Every year, we take a week-long trip somewhere at the end of August, during Quentin’s short time off from school. (He is in a 12-month program, which allows for only 3-4 weeks break during the summer.) Every year, for the past several years, we have rented a home somewhere during this break. Also every year, it seems to be excruciatingly hard to get through this vacation week with him; he seems to freak out at everything being out-of-routine, and sleep becomes even more erratic than usual. We try to grin and bear it, attempting to have “fun” with the whole family nonetheless. It’s not really enjoyable, even though I try so hard to make it seem that way.
That is, until this year.
This year, our vacation went SO well!
We spent our week this year in Ocean City, Maryland. I chose this spot based on a tip from another parent of a special needs child. I did not know much about it besides what I read on the internet, but it seemed like a great idea. The condo we rented was on the beach, but also had an outdoor kiddie pool and big pool, as well as an indoor pool at our disposal. Ocean City is a boardwalk town with lots of amusement park rides, family-style restaurants, and beach. What’s not to love?
On this trip, Quentin talked more than he ever has. He babbled constantly – sometimes it was nonsense and gibberish, sometimes it was scripting, and sometimes it made perfect sense. He gave us great eye contact and paid attention. He interacted well with his sister, sharing giggles on rides and at a playground. There were “off” moments for him too, of course, but I am happy to report that these were much less than usual.
I have done a lot of thinking about “what went right” on this vacation, as opposed to others. Here’s my list:
I always knew that we needed them, but for this trip I established a few more than just our typical bedtime routine. For us, going to the playground at our condo every morning was how we started the day. Then we would usually do something outside of the house (like amusement park rides, a boat tour, etc.), before returning for lunch and then the pool. The playground was something both kids really enjoyed, and it let the kids burn off some steam before heading out. It became a natural “routine” for us that worked.
2. Pool time
Quentin and Fiona have a lot of energy. They both really enjoy swimming in pools. Neither one of them is a strong swimmer yet, but they wore floatation belts I brought along. Quentin, in particular, loves the deep-pressure all-over-his-body feeling he gets from being in a pool. His biggest smiles and giggles came from pool time, and we allowed him 1-2 hours of intense swimming every day. (We also found out during this trip that he much prefers pools over the beach, which is understandable when you consider all the sensory elements at play at the beach.) The indoor pool at our condo allowed us to do this every day, rain or shine.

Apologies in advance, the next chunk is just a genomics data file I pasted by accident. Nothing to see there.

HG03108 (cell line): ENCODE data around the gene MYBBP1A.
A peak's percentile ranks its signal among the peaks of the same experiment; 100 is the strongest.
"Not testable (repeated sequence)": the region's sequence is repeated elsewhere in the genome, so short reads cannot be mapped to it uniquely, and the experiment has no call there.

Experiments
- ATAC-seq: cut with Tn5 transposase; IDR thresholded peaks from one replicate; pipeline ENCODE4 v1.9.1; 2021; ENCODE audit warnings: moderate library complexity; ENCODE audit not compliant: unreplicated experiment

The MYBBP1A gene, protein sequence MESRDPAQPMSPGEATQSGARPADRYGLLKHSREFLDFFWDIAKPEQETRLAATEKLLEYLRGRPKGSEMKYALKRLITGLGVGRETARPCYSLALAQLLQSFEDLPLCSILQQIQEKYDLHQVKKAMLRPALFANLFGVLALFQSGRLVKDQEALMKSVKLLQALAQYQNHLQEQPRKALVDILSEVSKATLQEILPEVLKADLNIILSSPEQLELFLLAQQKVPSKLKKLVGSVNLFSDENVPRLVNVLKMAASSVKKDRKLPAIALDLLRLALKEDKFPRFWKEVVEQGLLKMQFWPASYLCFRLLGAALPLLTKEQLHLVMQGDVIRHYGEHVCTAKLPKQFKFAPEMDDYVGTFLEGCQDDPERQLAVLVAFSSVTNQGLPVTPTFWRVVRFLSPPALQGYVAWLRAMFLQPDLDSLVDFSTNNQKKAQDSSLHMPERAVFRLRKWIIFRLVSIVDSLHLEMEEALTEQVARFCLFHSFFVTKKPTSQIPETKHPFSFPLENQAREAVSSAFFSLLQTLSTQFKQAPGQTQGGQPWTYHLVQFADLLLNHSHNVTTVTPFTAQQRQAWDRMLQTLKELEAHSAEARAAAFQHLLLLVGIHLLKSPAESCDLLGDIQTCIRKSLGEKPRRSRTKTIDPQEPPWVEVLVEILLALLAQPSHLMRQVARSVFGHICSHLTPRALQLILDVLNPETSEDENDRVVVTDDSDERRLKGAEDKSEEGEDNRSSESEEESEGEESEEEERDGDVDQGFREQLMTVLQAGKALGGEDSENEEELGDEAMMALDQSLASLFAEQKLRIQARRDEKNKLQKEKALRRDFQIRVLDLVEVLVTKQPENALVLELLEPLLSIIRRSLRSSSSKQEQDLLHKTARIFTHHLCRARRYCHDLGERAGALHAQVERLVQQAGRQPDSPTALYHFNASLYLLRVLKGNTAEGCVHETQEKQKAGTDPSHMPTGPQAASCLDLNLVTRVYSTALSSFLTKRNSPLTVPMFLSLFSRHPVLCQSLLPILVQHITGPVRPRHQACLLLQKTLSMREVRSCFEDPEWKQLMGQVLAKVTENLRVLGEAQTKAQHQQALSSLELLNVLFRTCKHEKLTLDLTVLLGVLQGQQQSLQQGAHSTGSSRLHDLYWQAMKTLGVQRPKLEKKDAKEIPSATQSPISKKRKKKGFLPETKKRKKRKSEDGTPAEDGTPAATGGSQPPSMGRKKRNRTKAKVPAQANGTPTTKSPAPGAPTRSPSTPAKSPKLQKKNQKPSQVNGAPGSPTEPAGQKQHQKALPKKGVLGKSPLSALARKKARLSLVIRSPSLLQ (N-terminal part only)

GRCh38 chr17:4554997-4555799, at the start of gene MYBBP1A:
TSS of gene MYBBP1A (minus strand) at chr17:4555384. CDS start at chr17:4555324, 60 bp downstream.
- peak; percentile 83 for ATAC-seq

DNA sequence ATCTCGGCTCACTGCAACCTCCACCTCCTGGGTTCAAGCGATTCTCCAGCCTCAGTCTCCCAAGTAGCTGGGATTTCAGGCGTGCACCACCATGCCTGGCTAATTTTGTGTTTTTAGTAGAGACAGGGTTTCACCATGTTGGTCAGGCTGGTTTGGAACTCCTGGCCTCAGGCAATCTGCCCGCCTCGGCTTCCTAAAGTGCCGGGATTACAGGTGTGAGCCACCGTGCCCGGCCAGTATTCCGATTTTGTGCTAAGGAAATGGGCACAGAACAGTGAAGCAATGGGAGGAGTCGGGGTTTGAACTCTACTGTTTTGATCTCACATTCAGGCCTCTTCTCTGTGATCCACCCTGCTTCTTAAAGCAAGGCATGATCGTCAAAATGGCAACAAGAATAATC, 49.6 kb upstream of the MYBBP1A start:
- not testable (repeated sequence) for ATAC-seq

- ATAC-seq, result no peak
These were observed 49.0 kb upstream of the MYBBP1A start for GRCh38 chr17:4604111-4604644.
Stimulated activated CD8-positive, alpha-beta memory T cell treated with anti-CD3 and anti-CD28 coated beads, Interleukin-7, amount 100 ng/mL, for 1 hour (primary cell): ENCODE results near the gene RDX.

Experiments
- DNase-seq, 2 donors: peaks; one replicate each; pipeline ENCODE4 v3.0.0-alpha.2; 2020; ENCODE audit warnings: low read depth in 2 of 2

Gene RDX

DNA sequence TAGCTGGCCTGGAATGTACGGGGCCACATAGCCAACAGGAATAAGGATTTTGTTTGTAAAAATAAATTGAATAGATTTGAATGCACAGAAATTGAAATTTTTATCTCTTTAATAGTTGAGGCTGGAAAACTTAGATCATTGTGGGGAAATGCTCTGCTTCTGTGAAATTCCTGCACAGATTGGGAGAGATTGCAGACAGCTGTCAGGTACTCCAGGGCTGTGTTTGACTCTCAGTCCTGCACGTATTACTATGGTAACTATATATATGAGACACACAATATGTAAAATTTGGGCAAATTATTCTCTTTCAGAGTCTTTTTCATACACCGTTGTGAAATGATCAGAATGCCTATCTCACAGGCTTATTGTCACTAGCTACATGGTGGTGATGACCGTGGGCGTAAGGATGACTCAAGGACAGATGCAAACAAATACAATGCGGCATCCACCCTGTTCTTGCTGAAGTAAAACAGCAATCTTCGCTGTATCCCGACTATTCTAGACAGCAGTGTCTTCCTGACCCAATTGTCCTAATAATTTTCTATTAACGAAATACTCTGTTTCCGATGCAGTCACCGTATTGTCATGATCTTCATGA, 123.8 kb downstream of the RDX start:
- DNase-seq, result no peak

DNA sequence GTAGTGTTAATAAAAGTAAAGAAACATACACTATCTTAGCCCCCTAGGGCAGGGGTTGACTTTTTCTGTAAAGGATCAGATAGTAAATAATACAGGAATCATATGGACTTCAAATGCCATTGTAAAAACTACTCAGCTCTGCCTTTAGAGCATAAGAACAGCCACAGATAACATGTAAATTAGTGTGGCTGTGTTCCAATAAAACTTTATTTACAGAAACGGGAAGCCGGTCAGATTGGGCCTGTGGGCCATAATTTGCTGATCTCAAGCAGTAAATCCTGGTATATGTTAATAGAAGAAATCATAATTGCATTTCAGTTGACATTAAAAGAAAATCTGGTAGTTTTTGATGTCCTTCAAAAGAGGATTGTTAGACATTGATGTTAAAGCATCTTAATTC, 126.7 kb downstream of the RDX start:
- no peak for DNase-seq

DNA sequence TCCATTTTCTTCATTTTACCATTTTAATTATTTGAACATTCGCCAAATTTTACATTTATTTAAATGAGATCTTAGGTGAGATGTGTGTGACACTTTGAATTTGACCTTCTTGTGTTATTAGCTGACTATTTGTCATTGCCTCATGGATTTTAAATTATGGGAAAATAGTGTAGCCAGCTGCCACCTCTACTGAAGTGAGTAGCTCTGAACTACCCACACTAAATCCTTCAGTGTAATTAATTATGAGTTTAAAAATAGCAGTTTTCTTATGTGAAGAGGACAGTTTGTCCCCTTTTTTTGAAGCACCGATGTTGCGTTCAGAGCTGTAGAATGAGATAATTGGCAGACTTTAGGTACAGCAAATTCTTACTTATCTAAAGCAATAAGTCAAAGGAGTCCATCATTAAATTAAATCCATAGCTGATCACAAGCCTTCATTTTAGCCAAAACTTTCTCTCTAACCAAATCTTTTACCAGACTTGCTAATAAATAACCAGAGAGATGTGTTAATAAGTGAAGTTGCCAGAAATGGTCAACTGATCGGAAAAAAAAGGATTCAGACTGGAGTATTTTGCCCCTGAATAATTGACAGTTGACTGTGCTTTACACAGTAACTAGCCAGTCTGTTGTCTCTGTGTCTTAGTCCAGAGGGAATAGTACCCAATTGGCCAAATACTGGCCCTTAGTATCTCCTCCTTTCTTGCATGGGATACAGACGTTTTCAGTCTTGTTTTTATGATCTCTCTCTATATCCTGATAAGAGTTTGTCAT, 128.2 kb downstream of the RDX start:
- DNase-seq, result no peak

3. Digital play time/ Down time
While we did not want our kids to be on digital devices all the time, we recognized that every day we all needed a little break – usually in the afternoon or just before bed. This allowed us all to rest our bodies and relax in a comfortable way. The iPad remained Quentin’s screen of choice, even though there were several TV’s in our rental unit. This ‘down time’ also became a much-needed part of our daily routine to relax.
4. Flexibility in planning
We took chances with Quentin on this trip – perhaps more than we typically do. We knew he would love amusement park rides, for example… (as a sensory-seeker, nothing could be better for him!) but what we didn’t realize is that the boardwalk at Ocean City would be over-stimulating, causing him to run around in a crazy way, often running away from us and into dangerous situations. Within a few minutes, we realized we had to leave quickly. However, we were able to find some rides which were not directly on the boardwalk, which worked much better for him. He was able to point to the rides he wanted. He went he went on rides by himself or with Fiona. So much of our planning was trial-and-error, thoughout our trip. As parents, Mike and I had to learn how to quickly assess whether something was working or not.
(Sorry, no picture of this – for obvious reasons!) Quentin is a notoriously bad sleeper, and it only gets worse when we are in an unfamiliar place. The first night was rocky, but because we had routines in place (see #1 above) and lots of pool time (see #2 above), the kid was knocked out at the end of the day and ready to go with the flow of our bedtime routine. This was true for Fiona, as well. More sleep for everyone meant that even the grown-ups were in a better mood. We all slept well and smiled all day.
6. Ice cream
The day we got home, we had driven a long time in the car only to find that our cupboards were bare. I had forgotten that we had completely emptied out our food supplies before leaving. I was poking through the pantry, trying to figure something out for dinner, when Quentin approached with this request: “Daddy pizza.” Great idea, little man!
About half an hour later, we were all happily munching on slices that Mike had picked up from our local pizza shop. “Great idea for dinner, Quentin,” I told him. He beamed around the table with pride. Yup, this had been a great vacation.